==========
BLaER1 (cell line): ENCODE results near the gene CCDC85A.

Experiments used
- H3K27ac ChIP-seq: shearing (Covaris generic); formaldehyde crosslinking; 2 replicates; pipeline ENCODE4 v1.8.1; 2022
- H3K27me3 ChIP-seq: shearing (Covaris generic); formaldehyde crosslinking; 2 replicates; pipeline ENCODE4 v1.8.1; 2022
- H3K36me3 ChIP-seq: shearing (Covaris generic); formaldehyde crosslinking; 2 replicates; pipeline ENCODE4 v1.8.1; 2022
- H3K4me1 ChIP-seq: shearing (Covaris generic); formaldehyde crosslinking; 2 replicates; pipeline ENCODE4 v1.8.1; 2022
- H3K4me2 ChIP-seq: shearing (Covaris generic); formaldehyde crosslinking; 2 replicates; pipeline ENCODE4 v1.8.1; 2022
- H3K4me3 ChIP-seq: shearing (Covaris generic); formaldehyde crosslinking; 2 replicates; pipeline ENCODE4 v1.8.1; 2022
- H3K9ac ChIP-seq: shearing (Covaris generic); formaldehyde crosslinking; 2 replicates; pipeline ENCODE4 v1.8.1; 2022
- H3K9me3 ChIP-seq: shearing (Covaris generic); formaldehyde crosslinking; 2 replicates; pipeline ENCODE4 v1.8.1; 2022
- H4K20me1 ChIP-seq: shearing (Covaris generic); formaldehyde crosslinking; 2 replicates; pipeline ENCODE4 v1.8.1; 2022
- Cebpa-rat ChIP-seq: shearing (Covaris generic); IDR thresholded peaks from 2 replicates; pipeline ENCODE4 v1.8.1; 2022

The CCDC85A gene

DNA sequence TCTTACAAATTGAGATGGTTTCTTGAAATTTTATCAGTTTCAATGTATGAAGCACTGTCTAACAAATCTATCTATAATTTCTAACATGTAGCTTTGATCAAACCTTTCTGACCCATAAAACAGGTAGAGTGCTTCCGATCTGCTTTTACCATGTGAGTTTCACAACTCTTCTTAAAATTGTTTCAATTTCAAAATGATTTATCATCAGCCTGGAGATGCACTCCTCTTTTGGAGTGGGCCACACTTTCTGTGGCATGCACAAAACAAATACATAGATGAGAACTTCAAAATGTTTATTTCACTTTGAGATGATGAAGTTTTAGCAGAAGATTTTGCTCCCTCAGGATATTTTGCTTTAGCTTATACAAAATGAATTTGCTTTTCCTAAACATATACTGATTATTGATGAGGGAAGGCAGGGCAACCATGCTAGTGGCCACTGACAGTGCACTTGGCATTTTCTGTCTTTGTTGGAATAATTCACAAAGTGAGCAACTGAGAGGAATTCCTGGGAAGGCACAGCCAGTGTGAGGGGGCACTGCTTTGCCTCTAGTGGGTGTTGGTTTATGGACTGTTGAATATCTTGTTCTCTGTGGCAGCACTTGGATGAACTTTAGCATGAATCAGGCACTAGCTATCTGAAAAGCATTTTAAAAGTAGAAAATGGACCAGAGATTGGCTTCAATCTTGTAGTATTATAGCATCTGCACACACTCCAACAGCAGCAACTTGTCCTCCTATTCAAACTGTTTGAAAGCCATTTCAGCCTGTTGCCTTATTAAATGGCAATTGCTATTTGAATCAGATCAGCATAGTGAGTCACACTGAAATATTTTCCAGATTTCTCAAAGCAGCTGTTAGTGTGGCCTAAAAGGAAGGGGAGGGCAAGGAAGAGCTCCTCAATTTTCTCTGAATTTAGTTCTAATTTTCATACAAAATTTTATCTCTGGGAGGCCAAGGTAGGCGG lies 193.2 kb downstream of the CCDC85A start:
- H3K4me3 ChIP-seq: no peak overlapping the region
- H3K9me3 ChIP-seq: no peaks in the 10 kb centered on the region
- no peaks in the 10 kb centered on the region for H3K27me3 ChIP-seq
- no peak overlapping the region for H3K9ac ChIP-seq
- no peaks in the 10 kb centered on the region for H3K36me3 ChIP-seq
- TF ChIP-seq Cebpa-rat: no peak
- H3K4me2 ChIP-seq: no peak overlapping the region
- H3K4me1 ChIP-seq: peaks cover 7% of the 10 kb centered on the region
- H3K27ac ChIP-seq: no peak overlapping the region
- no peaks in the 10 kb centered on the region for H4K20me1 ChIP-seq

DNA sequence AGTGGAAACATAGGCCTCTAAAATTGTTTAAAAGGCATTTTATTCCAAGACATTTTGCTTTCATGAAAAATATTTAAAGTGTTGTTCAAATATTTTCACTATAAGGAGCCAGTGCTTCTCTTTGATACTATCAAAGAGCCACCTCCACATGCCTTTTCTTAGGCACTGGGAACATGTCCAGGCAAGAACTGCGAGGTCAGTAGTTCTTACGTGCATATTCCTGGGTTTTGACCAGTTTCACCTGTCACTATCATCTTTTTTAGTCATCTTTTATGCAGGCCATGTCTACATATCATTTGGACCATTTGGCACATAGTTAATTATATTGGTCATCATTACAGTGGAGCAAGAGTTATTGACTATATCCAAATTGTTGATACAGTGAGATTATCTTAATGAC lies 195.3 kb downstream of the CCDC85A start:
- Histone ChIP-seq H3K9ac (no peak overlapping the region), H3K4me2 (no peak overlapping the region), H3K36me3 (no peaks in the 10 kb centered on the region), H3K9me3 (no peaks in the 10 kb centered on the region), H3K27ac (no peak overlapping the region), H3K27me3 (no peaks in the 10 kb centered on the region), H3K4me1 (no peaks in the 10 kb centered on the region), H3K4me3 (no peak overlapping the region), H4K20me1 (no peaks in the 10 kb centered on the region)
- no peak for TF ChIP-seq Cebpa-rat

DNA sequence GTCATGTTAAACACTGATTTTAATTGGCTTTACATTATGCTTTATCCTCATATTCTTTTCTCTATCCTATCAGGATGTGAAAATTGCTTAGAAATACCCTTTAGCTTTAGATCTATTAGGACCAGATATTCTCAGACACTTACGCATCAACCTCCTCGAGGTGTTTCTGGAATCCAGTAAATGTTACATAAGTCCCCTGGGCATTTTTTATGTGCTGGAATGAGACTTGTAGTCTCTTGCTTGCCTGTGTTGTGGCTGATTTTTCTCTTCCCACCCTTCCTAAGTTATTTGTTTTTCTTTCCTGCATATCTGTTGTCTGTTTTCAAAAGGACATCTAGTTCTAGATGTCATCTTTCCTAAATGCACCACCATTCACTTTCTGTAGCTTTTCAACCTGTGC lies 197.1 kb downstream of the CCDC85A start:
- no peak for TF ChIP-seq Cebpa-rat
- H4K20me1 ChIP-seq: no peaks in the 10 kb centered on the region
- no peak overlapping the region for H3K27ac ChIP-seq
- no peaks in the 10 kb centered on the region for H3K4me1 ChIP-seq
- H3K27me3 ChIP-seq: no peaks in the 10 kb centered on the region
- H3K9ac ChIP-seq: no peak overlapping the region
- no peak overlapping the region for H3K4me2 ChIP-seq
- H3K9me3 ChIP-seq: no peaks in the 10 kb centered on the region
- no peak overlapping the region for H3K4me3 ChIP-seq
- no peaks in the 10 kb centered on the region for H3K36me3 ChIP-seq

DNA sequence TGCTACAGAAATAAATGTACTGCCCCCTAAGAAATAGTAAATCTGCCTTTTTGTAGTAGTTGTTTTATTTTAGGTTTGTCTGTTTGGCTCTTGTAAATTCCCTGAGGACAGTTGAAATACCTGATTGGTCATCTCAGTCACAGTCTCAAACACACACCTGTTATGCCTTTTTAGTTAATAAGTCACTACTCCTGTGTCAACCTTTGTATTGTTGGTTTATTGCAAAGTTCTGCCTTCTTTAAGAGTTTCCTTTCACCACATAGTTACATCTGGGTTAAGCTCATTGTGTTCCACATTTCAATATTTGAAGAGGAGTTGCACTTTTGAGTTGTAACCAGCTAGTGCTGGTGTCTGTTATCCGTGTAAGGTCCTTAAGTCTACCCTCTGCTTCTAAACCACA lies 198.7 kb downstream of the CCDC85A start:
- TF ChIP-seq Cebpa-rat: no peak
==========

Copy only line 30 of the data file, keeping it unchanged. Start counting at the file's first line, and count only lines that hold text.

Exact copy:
- H4K20me1 ChIP-seq: no peaks in the 10 kb centered on the region